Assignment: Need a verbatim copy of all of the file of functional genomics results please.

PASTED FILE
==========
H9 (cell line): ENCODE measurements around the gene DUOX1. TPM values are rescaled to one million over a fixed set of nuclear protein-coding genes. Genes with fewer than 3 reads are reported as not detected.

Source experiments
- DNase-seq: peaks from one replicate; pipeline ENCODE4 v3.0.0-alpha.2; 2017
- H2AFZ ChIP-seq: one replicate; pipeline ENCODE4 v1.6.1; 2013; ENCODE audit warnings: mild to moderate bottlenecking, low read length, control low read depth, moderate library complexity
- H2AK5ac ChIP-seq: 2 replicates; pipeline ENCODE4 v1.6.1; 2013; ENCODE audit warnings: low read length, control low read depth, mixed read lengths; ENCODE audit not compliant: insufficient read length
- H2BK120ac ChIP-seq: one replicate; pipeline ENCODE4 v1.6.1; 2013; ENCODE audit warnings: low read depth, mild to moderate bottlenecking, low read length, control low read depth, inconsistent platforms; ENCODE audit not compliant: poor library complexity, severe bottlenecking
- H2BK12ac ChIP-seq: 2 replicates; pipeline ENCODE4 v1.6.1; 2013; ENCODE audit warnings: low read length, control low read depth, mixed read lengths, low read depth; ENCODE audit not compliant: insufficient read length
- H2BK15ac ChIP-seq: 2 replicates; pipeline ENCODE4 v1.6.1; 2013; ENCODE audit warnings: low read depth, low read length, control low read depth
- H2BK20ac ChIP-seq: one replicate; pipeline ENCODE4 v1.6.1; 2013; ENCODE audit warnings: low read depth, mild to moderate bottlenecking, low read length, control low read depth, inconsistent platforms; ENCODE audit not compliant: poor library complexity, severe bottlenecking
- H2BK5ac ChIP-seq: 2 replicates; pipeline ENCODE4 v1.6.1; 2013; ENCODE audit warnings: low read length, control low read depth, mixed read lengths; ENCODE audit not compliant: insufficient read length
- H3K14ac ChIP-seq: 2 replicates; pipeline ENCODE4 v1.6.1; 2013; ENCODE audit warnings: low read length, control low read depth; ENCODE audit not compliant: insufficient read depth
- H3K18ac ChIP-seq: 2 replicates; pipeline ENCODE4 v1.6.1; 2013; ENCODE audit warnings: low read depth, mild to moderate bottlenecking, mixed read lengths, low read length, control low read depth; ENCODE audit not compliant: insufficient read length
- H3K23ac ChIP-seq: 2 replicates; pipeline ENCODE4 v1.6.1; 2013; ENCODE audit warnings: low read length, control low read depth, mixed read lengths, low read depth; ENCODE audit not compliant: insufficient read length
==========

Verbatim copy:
H9 (cell line): ENCODE measurements around the gene DUOX1. TPM values are rescaled to one million over a fixed set of nuclear protein-coding genes. Genes with fewer than 3 reads are reported as not detected.

Source experiments
- DNase-seq: peaks from one replicate; pipeline ENCODE4 v3.0.0-alpha.2; 2017
- H2AFZ ChIP-seq: one replicate; pipeline ENCODE4 v1.6.1; 2013; ENCODE audit warnings: mild to moderate bottlenecking, low read length, control low read depth, moderate library complexity
- H2AK5ac ChIP-seq: 2 replicates; pipeline ENCODE4 v1.6.1; 2013; ENCODE audit warnings: low read length, control low read depth, mixed read lengths; ENCODE audit not compliant: insufficient read length
- H2BK120ac ChIP-seq: one replicate; pipeline ENCODE4 v1.6.1; 2013; ENCODE audit warnings: low read depth, mild to moderate bottlenecking, low read length, control low read depth, inconsistent platforms; ENCODE audit not compliant: poor library complexity, severe bottlenecking
- H2BK12ac ChIP-seq: 2 replicates; pipeline ENCODE4 v1.6.1; 2013; ENCODE audit warnings: low read length, control low read depth, mixed read lengths, low read depth; ENCODE audit not compliant: insufficient read length
- H2BK15ac ChIP-seq: 2 replicates; pipeline ENCODE4 v1.6.1; 2013; ENCODE audit warnings: low read depth, low read length, control low read depth
- H2BK20ac ChIP-seq: one replicate; pipeline ENCODE4 v1.6.1; 2013; ENCODE audit warnings: low read depth, mild to moderate bottlenecking, low read length, control low read depth, inconsistent platforms; ENCODE audit not compliant: poor library complexity, severe bottlenecking
- H2BK5ac ChIP-seq: 2 replicates; pipeline ENCODE4 v1.6.1; 2013; ENCODE audit warnings: low read length, control low read depth, mixed read lengths; ENCODE audit not compliant: insufficient read length
- H3K14ac ChIP-seq: 2 replicates; pipeline ENCODE4 v1.6.1; 2013; ENCODE audit warnings: low read length, control low read depth; ENCODE audit not compliant: insufficient read depth
- H3K18ac ChIP-seq: 2 replicates; pipeline ENCODE4 v1.6.1; 2013; ENCODE audit warnings: low read depth, mild to moderate bottlenecking, mixed read lengths, low read length, control low read depth; ENCODE audit not compliant: insufficient read length
- H3K23ac ChIP-seq: 2 replicates; pipeline ENCODE4 v1.6.1; 2013; ENCODE audit warnings: low read length, control low read depth, mixed read lengths, low read depth; ENCODE audit not compliant: insufficient read length